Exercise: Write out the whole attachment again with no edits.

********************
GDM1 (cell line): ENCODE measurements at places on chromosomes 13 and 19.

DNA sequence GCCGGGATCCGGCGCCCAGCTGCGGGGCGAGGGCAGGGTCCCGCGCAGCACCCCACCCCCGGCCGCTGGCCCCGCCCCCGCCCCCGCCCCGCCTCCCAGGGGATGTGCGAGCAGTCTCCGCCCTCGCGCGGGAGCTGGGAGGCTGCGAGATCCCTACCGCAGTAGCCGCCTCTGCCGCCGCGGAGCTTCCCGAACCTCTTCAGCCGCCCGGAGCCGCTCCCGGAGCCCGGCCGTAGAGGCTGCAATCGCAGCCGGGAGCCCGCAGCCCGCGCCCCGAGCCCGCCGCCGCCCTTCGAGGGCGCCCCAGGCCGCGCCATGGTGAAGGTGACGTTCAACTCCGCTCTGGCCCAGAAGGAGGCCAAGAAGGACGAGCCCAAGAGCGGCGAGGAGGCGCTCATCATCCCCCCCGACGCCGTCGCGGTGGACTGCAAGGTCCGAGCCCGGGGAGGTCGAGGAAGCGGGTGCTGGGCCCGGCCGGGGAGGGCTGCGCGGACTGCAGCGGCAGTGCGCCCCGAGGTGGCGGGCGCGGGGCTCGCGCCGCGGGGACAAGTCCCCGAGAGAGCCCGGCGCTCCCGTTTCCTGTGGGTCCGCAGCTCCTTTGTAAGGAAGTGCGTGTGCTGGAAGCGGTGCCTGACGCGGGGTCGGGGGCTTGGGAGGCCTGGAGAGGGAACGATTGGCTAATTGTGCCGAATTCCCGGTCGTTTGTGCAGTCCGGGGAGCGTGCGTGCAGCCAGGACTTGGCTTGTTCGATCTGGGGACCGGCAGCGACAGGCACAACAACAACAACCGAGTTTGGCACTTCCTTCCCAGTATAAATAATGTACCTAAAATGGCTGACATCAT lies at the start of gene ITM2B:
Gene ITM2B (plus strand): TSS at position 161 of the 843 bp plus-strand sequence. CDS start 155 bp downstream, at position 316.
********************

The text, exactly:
GDM1 (cell line): ENCODE measurements at places on chromosomes 13 and 19.

DNA sequence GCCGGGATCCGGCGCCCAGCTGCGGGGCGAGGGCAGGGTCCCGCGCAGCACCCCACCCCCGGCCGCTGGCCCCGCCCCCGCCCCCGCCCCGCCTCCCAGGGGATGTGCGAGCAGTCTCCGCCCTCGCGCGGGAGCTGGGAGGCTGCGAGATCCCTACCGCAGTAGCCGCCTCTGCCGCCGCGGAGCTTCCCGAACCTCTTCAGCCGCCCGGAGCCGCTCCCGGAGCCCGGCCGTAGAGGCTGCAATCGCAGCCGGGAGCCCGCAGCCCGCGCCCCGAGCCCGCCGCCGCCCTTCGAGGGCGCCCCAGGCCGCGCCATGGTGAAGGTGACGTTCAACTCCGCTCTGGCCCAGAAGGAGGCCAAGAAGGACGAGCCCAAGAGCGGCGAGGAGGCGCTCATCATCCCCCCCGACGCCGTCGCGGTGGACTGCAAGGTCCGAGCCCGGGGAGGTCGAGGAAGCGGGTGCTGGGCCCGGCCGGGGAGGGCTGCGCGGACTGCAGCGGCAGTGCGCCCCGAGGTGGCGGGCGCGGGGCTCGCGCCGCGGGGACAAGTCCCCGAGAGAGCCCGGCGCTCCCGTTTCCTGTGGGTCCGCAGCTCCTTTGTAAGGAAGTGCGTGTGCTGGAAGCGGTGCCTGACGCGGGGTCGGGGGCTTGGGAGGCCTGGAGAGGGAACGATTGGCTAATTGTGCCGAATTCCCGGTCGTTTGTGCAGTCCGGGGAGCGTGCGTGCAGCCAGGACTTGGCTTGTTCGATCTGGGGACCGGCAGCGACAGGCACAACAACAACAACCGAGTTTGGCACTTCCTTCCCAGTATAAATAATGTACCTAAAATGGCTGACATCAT lies at the start of gene ITM2B:
Gene ITM2B (plus strand): TSS at position 161 of the 843 bp plus-strand sequence. CDS start 155 bp downstream, at position 316.